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Herefordshire Town Guide
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Visit the Remarkable Towns of Herefordshire
Well-known for its spectacular setting amid unspoilt countryside, the rural county of Herefordshire is located on the English side of the English-Welsh border and comprises exhilarating towns, countless pretty villages, and a medley of meadows and woodlands. With all this on offer, it’s no wonder Herefordshire accommodation owners see guests return time and time again.
The cathedral city of Hereford is the largest of the Herefordshire towns. The other 5 market cities which create the county are Ross-on-Wye, Leominster, Ledbury, Bromyard and Kington.
Historic Hereford is close to twenty miles from the Welsh border and sits on the River Wye. An historic settlement for 7th century Saxons, it has a plethora of interesting features which includes the wonderful Hereford Cathedral , the 17th century timber-framed Old House, museums, chained library, and the world-renowned Mappa Mundi – the largest, a lot intricate and intact thirteenth hundred years map in existence.
Ross-on Wye is midway between Hereford and Gloucester. Known as ‘The Gateway to the Wye Valley’, the area is an perfect base to explore the close by Forest of Dean, Symonds Yat, and Goodrich. The iconic St Mary’s Church with its 200-foot spire towers over the town. Nearby is ‘The Prospect’, a open public garden where it’s possible to get pleasure from magnificent views of the ‘horseshoe’ – the bend in the River Wye – as well as the Black Mountains in the distance. The town’s seventeenth century red sandstone Marketplace Hall, home to a Visitor Centre, shows the tale of the town and the surrounding Wye Valley.
Leominster is a historic former wool town known as ‘The Town in the Marches’. It is situated close to Offa’s Dyke and has a vast wide variety of shops, cafes and interesting properties similar to individuals with medieval overhangs in Drapers Lane and School Lane. Things to see in Leominster include the beautiful Priory Church, which was at one time a monastery, and the 17th century Grange Court, which was relocated from its first site at The Buttercross to its present place in 1856.
The medieval marketplace town of Ledbury has an abundance of half-timbered properties. Dominating the town, and positioned just near the entrance to the interesting Church Lane, is the striking early seventeenth century Market House. The thirteenth and 14th century church of St.Michael & All Angels can be reached via Church Lane and is stated to be the best parish church in Herefordshire using its substantial 200-foot detached spire and vast arcaded nave.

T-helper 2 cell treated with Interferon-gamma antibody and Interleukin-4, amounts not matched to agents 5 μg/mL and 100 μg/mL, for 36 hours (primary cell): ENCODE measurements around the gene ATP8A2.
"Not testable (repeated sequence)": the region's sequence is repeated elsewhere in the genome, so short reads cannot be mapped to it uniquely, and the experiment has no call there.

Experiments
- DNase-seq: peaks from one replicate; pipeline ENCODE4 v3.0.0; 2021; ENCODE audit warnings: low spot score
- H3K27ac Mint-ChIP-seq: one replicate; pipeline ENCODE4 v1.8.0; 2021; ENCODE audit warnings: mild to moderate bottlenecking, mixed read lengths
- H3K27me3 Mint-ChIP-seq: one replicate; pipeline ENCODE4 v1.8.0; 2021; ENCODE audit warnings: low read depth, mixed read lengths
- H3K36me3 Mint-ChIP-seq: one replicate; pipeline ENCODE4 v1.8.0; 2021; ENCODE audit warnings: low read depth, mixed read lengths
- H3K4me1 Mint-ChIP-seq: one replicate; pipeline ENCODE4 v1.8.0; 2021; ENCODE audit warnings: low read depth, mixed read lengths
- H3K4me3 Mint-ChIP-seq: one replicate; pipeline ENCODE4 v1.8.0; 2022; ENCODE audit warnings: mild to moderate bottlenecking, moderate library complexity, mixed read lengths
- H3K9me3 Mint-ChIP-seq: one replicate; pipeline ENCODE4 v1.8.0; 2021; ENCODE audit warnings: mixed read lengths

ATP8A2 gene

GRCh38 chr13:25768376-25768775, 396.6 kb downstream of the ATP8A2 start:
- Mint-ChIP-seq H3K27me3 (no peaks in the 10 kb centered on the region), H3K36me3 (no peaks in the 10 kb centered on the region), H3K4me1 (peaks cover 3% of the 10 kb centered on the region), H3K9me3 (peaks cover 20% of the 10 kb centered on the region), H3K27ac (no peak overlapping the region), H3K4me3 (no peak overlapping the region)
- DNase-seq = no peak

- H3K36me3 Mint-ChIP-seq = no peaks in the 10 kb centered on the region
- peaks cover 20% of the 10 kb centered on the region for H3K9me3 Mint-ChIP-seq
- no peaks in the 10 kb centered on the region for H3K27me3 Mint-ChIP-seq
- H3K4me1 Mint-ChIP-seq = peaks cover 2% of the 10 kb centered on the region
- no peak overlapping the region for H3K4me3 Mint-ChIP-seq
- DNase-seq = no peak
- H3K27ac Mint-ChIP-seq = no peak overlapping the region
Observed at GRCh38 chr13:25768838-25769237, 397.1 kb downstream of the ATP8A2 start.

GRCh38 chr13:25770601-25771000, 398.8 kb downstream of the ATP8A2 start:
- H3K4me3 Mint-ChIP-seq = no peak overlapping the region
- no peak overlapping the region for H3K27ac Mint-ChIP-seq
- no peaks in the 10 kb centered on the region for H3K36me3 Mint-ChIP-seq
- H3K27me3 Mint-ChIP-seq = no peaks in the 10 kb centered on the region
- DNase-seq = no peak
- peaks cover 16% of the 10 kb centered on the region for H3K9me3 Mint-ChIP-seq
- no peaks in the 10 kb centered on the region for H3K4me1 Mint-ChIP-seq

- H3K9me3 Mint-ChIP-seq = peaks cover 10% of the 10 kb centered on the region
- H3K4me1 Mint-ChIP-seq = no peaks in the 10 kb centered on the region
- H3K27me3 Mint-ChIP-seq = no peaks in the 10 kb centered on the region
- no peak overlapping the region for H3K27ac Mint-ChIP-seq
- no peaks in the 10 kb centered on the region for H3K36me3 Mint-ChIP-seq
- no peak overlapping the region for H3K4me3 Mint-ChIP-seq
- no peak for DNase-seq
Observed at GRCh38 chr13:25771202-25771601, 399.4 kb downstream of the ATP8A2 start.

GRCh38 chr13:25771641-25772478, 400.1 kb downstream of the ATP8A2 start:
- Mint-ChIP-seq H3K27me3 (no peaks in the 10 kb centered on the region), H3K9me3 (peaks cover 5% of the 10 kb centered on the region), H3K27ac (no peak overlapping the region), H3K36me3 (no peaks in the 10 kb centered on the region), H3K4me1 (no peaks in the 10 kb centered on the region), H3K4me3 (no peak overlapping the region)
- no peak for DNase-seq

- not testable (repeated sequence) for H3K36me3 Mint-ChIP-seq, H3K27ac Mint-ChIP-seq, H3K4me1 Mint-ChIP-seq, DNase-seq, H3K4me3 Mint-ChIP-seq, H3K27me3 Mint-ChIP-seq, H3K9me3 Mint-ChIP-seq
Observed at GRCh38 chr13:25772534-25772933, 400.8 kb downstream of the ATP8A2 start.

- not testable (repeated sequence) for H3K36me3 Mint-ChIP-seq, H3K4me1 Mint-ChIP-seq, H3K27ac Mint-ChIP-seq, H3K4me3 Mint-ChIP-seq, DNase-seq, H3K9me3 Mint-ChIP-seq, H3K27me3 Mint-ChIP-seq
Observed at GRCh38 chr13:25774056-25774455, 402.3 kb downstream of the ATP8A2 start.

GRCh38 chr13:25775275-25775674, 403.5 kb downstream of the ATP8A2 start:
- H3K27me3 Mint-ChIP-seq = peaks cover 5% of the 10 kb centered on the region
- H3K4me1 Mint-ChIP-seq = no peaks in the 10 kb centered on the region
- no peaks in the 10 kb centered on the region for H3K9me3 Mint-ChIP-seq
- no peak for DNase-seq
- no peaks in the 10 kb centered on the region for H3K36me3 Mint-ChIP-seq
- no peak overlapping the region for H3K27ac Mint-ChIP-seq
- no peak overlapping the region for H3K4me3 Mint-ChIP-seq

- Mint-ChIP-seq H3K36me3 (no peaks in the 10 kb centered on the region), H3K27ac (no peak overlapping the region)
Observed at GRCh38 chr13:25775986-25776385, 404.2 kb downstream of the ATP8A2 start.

If you like teddy bears, you’ll love Bromyard simply because it has its very own Teddy Bear Museum. Located separating Hereford and Worcester the town has a Heritage Centre that commemorates the local tradition of hop growing, a pretty Norman church and a Wildlife Gallery. Some enticing black and white half-timbered properties dotted close to the town and the surrounding country side completes the picture.
Known as the ‘Border Town’, the small, once wool-trading, historic marketplace town of Kington is a well-known place as a base for walkers, being to the west of the well-trodden Offa’s Dyke. At the western end of the town is the 19th century clock tower, a tall edifice designed in honour of Queen Victoria’s Golden Jubilee in 1887. Kington’s museum is housed in old stables and the Norman church of St Mary’s stands proudly on the top of a defensive hill.
Hay-on-Wye is right on the border of Herefordshire and is well worth a visit for its world famous book shops and fabulous walks at Hay Bluff.
As one can see, there are a lot of great locations to visit in Herefordshire. Now all you have to do is choose from a wide choice of Herefordshire accommodation .
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